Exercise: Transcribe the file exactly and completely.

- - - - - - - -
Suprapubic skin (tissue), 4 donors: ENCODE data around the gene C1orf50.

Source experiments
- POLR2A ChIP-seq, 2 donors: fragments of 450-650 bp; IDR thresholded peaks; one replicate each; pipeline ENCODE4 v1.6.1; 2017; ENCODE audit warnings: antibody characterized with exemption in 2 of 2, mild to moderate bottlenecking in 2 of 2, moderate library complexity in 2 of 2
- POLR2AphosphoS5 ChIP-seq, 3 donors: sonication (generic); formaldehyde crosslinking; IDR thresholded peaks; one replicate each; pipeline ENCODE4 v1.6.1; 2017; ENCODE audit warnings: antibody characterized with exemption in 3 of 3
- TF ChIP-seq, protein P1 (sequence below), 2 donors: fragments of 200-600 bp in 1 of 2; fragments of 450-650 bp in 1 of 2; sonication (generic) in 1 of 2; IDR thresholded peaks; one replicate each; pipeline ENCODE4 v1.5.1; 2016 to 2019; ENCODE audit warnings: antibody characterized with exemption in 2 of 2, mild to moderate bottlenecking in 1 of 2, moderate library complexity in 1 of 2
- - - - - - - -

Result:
Suprapubic skin (tissue), 4 donors: ENCODE data around the gene C1orf50.

Source experiments
- POLR2A ChIP-seq, 2 donors: fragments of 450-650 bp; IDR thresholded peaks; one replicate each; pipeline ENCODE4 v1.6.1; 2017; ENCODE audit warnings: antibody characterized with exemption in 2 of 2, mild to moderate bottlenecking in 2 of 2, moderate library complexity in 2 of 2
- POLR2AphosphoS5 ChIP-seq, 3 donors: sonication (generic); formaldehyde crosslinking; IDR thresholded peaks; one replicate each; pipeline ENCODE4 v1.6.1; 2017; ENCODE audit warnings: antibody characterized with exemption in 3 of 3
- TF ChIP-seq, protein P1 (sequence below), 2 donors: fragments of 200-600 bp in 1 of 2; fragments of 450-650 bp in 1 of 2; sonication (generic) in 1 of 2; IDR thresholded peaks; one replicate each; pipeline ENCODE4 v1.5.1; 2016 to 2019; ENCODE audit warnings: antibody characterized with exemption in 2 of 2, mild to moderate bottlenecking in 1 of 2, moderate library complexity in 1 of 2